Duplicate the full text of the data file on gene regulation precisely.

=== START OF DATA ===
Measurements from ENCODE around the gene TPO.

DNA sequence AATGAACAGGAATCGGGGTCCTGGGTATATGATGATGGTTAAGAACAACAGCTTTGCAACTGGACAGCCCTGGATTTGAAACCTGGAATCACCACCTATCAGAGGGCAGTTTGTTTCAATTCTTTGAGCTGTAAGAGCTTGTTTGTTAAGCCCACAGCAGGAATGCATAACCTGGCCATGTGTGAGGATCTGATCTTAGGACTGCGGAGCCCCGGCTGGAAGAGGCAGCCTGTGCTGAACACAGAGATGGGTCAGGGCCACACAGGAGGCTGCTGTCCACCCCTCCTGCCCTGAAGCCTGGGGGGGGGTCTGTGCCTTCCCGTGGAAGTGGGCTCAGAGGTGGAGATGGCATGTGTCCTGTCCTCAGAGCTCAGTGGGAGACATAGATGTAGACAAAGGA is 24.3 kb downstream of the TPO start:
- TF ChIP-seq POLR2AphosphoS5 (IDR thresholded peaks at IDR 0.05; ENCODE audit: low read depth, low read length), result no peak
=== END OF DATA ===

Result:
Measurements from ENCODE around the gene TPO.

DNA sequence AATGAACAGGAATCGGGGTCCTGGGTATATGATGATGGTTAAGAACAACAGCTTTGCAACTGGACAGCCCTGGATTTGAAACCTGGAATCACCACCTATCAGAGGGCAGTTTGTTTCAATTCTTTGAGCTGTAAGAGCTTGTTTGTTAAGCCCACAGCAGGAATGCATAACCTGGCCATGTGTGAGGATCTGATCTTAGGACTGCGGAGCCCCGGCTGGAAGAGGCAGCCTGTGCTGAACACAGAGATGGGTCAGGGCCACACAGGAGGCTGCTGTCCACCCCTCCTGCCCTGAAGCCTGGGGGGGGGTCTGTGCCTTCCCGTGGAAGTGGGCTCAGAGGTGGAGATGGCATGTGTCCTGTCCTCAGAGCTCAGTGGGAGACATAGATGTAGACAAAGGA is 24.3 kb downstream of the TPO start:
- TF ChIP-seq POLR2AphosphoS5 (IDR thresholded peaks at IDR 0.05; ENCODE audit: low read depth, low read length), result no peak